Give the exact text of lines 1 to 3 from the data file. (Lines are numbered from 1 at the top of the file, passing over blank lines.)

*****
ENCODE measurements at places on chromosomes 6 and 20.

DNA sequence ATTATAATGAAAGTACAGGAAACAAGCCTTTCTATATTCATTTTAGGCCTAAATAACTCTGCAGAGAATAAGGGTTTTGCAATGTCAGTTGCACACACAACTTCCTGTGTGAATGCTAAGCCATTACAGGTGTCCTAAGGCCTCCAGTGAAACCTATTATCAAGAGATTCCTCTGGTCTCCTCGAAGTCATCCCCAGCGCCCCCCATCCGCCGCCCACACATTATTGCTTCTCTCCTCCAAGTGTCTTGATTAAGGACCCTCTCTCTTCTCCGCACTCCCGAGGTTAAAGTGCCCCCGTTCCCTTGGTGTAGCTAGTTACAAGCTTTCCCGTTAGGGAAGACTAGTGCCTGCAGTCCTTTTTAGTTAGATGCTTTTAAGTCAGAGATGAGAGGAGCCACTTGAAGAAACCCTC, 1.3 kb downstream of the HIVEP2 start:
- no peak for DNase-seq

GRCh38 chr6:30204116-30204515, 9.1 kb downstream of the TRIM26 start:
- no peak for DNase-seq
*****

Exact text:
ENCODE measurements at places on chromosomes 6 and 20.

DNA sequence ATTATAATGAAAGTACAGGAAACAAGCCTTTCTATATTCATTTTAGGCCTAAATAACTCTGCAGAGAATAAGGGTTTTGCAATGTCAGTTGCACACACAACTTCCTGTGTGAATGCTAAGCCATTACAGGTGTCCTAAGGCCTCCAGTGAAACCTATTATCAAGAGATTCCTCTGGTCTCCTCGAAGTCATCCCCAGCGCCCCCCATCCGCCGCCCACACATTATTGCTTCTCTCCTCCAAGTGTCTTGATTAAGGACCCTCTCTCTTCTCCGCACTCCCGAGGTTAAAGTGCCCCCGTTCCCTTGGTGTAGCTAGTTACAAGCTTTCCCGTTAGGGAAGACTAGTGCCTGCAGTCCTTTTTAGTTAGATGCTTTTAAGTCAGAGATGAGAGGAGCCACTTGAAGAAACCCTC, 1.3 kb downstream of the HIVEP2 start:
- no peak for DNase-seq